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Darkest Before the Dawn 

This election has brought out the worst in too many Americans, but there's still an opportunity to deliver overdue justice

click to enlarge CALEB WALSH ILLUSTRATION
  • Caleb Walsh illustration

Like most Americans, I can't wait for this election to be over. On the morning after, no matter what, I imagine a sense of peace, but I can't lie to you: That peace involves Donald Trump and his hate losing; however, the next test waits with an angry constituency in the millions. Worse, many will be convinced of a rigged election, and that the President-elect belongs in prison instead of the Oval Office.

click to enlarge dillonpaul.jpg

Clinging to a rigged result is the easiest explanation for justifying a loss on Nov. 8. It's a deceitful stance, especially after reports of Trump supporters intimidating people of color at the ballot box, creating extra hurdles. Voter fraud claims are part and parcel of the myth that Republicans have built up to pass new voting restrictions — another rhetorical flame that has been fanned for years. So if that rhetoric leads to danger, you can't just blame Trump, even though he's never one to admit defeat.

In addition, the claims are more puzzling when in Washington, Secretary Of State Kim Wyman sent out a Spanish-language voter pamphlet that made it seem that if Spanish-speaking voters had a misdemeanor on their record or even a parking infraction, they could interpret it to mean they don't get to vote at all.

Why so scared? We live in a time where there's a continued transfer of massive power — America has been run almost entirely by white men, and now the future is going to be in the hands of a new majority.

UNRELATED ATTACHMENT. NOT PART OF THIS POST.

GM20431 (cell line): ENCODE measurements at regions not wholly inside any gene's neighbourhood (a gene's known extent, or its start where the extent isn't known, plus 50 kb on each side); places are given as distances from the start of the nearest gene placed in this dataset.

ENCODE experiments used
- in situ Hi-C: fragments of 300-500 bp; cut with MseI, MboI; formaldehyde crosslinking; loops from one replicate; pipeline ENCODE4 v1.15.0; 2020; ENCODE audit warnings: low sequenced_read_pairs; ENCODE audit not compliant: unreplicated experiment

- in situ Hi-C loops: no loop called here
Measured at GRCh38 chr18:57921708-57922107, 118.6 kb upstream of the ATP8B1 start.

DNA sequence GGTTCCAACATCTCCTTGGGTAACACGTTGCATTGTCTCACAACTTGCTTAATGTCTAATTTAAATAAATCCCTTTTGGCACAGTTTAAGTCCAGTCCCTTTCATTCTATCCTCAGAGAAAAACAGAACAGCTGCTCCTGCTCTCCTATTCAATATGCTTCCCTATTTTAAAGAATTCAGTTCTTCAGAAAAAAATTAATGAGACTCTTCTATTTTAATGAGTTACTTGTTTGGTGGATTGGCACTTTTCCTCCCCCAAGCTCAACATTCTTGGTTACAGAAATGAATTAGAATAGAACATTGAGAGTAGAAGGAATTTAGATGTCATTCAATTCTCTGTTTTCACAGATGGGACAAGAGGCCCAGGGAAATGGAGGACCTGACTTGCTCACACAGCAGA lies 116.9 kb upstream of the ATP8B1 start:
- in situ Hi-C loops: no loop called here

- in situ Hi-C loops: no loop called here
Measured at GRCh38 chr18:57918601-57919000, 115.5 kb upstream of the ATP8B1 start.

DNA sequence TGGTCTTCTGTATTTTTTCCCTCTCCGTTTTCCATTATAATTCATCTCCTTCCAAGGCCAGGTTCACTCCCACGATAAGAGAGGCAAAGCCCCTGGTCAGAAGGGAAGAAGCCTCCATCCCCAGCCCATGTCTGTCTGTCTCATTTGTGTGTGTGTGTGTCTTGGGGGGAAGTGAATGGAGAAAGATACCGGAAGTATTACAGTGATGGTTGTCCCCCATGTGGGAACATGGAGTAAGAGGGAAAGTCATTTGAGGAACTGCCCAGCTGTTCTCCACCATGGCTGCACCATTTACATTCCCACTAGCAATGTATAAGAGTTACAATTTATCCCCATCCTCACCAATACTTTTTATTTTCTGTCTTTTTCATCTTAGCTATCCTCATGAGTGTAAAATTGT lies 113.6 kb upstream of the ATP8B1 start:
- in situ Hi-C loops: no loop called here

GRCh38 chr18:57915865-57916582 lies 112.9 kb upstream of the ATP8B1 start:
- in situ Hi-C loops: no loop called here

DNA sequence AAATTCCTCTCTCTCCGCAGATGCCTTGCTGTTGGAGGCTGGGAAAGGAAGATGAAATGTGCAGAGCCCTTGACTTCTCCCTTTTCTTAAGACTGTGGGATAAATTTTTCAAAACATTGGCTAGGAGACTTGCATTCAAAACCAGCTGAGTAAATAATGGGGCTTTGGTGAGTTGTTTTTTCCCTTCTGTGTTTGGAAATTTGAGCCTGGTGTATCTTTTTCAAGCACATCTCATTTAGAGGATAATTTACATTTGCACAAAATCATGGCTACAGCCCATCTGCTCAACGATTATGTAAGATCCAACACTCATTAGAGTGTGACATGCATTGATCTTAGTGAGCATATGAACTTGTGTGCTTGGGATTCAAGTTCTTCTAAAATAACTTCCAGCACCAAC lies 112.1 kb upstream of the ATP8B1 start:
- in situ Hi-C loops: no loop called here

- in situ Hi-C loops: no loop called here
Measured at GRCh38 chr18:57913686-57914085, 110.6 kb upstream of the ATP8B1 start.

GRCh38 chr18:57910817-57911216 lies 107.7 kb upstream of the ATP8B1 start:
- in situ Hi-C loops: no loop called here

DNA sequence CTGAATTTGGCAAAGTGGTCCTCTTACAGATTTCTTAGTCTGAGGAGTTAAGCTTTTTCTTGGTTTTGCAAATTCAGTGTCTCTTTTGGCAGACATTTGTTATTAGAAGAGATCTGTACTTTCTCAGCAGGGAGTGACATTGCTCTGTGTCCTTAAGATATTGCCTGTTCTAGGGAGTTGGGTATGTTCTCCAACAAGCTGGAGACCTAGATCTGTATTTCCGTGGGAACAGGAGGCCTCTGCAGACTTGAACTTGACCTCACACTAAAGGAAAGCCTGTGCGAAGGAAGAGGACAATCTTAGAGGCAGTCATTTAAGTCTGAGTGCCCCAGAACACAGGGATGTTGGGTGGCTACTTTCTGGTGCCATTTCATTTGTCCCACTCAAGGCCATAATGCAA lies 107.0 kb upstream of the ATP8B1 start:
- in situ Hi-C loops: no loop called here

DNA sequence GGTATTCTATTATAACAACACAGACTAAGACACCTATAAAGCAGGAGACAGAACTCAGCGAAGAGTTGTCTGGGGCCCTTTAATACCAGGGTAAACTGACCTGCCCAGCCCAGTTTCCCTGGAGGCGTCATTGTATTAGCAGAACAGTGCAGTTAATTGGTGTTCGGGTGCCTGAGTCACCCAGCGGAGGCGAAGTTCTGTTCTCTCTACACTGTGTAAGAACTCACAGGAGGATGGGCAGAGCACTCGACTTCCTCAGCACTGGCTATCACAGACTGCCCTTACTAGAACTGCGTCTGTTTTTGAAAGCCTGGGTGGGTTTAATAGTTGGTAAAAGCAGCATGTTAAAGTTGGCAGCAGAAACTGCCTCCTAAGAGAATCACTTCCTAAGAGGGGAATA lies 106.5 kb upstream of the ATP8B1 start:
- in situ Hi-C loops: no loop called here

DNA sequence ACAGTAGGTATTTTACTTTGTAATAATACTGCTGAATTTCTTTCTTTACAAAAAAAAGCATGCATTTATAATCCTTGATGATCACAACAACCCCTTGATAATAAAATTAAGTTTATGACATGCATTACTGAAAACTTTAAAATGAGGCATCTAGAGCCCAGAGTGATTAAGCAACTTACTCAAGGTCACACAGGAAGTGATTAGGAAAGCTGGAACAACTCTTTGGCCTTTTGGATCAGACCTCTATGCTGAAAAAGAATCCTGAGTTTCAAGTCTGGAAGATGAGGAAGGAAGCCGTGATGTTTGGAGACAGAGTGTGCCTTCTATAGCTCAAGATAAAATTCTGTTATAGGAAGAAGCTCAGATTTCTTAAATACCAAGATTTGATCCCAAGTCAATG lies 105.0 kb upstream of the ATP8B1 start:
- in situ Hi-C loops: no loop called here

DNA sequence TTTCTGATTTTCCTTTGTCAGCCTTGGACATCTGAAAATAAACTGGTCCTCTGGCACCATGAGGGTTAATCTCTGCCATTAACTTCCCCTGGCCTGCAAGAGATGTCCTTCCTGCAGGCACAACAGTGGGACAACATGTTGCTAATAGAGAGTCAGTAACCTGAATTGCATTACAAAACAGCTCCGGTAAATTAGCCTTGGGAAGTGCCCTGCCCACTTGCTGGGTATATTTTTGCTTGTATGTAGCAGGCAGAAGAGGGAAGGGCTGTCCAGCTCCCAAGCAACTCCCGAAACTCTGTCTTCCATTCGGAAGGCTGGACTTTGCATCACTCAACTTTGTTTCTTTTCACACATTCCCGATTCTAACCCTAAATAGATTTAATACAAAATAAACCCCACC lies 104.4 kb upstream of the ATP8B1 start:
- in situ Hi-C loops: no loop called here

The coming backlash will be immense. Jorge Ramos from Univision found that hate groups in the country have grown significantly in the past year. According to data from the Southern Poverty Law Center, the number of organizations linked to the Ku Klux Klan grew from 72 in 2014 to 190 in 2015. It's called "the Trump Effect." In the excellent Netflix documentary 13th, Trump's rallying call of returning to the "good old days" when protesters were carried out on stretchers are heard in a voice-over against archival footage of civil-rights-era news footage of water hoses, attack dogs and beatings.

How does the hostility of the campaign stop? So much media oxygen has been sucked up by the next worst thing that most Americans aren't paying much attention to the warning signs of dangerous confrontations to come. Last week, as a verdict was released in the Malheur National Wildlife Refuge armed occupation trial, protesters against the Dakota Access Pipeline at Standing Rock in North Dakota were violently attacked and arrested. Both situations involve a clash between the United States government and private citizens over land ownership, but the way the government is treating the people involved couldn't be more different.

If we are serious about truth and reconciliation throughout our country as opposed to appeasing parts of it, then both Republicans and Democrats must acknowledge that the frustration and anger in communities are recurring symptoms of our history.

We must change this hatred and respectfully deliver justice to those who have been wronged. People directly impacted by injustices must lead the conversation about what that justice looks like to them — and acknowledge that "the Trump Effect" is a side effect of forever treating a certain group of people less fairly and equitably than others.

Bryan Stevenson, founder of the Equal Justice Initiative who was in Spokane last year for Whitworth University's President's Leadership Forum speaker series, touched on the question of whether this election had any silver lining in the New Yorker. Regarding the transfer of power, he said, "if anything, the moment seems like a moment of light, because things are being illuminated that have been going on for a very long time."

It's always darkest before the dawn. After waking up, America can't look the other way if it ever wants to be great again. ♦

Paul Dillon, a Center for Justice board member, manages public affairs for Planned Parenthood of Greater Washington and North Idaho.

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